During the presidential campaign last fall, former House Speaker Newt Gingrich speculated that no “elite television journalist” ever asked Republican Vice Presidential nominee Sarah Palin about her “actual career in Alaska”:
The media paid as little attention to her record in office as they did to that of their preferred candidate, Barack Obama, choosing instead to craft an image for each of them. Perhaps Todd Purdum’s recent hit piece on the accomplished Alaska Governor prompted this thought from our reader Leah, expressed in an e-mailed:
Obama and Palin as two sides of the same coin, their records and accomplishments (or lack thereof) are ignored, one is loved for being handsome, young and debonair, the other hated for being young, beautiful and very talented.
Pretty much sums it up. Like columnists for Hollywood fan magazines, the better part of the reporters covering the 2008 presidential campaign and now currently covering the President and the Governor of Alaska are more interested in image than substance. Obama is cool and hip, uses a blackberry, Palin is, her looks notwithstanding, old-fashioned and hypocritical, with trailer-trash in-laws.
I really don’t need bother reading Purdum’s piece because he’s not interested in reporting honestly on the Governor of Alaska, but feeding the media narrative about the incompetence and arrogance of this good-looking, happily married conservative woman. I mean, can you trust a guy who claims that, as Bill Kristol puts it (quoting Purdum)
. . . “several” Alaskans independently told Purdum that they had consulted the Diagnostic and Statistical Manual of Mental Disorders? I don’t believe it for a moment. I’ve (for better or worse) moved in pretty well-educated circles in my life, and I’ve gone decades without “several” people telling me they had consulted the Diagnostic and Statistical Manual of Mental Disorders.
Noting how different reporters how come to different conclusions about Palin’s mood, Jim Geraghty, paraphrasing the President’s words about himself*, wonders if “Sarah Palin is now a blank slate, upon which national magazine writers project whatever negative narrative they prefer“. Just as much “news” reporting about Obama says more about those doing the reporting than does it does about the President, so does much journalism about Palin say more about the journalist than it does about the Governor of Alaska.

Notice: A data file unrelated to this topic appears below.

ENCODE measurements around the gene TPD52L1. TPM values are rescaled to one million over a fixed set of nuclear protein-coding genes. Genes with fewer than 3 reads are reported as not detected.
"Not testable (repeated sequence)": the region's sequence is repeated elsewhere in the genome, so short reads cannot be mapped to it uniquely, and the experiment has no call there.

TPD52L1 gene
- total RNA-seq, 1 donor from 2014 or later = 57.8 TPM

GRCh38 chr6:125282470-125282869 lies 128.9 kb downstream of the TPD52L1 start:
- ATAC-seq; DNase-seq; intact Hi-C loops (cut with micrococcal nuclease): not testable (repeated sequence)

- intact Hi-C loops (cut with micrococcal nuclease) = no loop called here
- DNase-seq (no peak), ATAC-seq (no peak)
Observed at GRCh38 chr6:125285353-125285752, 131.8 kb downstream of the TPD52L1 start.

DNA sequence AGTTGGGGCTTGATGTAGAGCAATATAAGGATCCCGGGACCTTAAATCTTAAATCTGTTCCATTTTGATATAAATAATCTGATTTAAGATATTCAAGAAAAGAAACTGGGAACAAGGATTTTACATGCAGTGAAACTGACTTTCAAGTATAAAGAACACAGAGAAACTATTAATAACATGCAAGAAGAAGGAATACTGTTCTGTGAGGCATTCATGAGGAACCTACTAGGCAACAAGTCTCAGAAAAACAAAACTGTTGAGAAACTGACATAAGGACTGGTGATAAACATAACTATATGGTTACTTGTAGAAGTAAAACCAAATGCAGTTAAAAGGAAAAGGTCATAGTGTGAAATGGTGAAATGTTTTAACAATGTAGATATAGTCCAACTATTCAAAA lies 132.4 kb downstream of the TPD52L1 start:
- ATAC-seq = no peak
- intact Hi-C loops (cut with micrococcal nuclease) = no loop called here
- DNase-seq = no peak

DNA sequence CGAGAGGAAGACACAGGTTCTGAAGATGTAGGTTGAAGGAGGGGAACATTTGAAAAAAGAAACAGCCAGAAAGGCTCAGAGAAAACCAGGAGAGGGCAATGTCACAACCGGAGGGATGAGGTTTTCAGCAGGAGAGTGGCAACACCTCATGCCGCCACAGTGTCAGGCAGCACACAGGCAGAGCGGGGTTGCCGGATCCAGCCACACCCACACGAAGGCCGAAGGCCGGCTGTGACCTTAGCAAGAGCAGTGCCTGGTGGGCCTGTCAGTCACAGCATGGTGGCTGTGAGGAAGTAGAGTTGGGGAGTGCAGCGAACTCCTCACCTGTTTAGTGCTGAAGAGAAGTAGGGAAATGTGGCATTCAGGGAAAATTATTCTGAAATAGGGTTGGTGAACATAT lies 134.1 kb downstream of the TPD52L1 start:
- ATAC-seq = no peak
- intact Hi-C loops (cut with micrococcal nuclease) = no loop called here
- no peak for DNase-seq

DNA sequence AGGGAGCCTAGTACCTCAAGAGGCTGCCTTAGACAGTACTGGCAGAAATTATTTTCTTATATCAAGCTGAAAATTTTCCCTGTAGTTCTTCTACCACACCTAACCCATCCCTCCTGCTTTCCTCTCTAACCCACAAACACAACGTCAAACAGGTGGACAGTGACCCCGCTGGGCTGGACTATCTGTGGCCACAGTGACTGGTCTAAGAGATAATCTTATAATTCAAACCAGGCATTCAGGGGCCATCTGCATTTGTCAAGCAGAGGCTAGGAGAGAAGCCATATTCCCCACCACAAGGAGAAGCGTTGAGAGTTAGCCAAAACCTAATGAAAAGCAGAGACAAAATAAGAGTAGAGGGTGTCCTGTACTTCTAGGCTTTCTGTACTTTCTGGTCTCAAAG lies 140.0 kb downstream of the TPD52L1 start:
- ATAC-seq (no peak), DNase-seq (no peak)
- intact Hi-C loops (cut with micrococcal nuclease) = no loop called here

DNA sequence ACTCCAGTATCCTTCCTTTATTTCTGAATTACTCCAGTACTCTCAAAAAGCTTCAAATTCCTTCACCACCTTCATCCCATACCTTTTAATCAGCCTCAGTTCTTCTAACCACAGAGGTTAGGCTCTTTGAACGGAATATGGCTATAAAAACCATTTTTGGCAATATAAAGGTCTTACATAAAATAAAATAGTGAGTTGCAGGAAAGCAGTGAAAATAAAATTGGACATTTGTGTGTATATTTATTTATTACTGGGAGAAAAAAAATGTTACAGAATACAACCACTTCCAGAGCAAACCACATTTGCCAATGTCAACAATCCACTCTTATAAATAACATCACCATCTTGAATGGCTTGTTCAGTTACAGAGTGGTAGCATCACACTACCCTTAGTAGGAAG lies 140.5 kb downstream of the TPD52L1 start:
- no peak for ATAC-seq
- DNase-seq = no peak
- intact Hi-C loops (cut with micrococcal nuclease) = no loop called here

In his Palinpalooza, Robert Stacy McCain finds finds this all relates to the media’s double (or triple, as it were in 2008) standard:
The problem with the MSM is not that it has no standards, but that it has two standards. Or perhaps — considering how the MSM savaged Hillary Clinton in the primaries last year — we can now say there are three standards: One for Republicans, one for Obama, and one for Democrats who get thrown under Obama’s bus.
* From the President’s second book The Audacity of Hope: Thoughts on Reclaiming the American Dream, “I am new enough on the national political scene that I serve as a blank screen on which people of vastly different political stripes project their own views.”
RELATED: In her excellent post on Big Hollywood, Myrna Sokoloff dubs Obama “The Smile“:
From my perspective in Hollywood, I see that people respond to him like they do to a movie star. It’s the face, the eyes, the smile, not what he says. This phenomenon shows up in the polls. His personal popularity holds around 60%, but if you ask about specific policies, Americans don’t agree with him. Americans by wide margins do not want to close Guantanamo, are against affirmative action, and against late term abortion. The majority want him to cancel the stimulus and hate the bailouts!
Read the whole thing.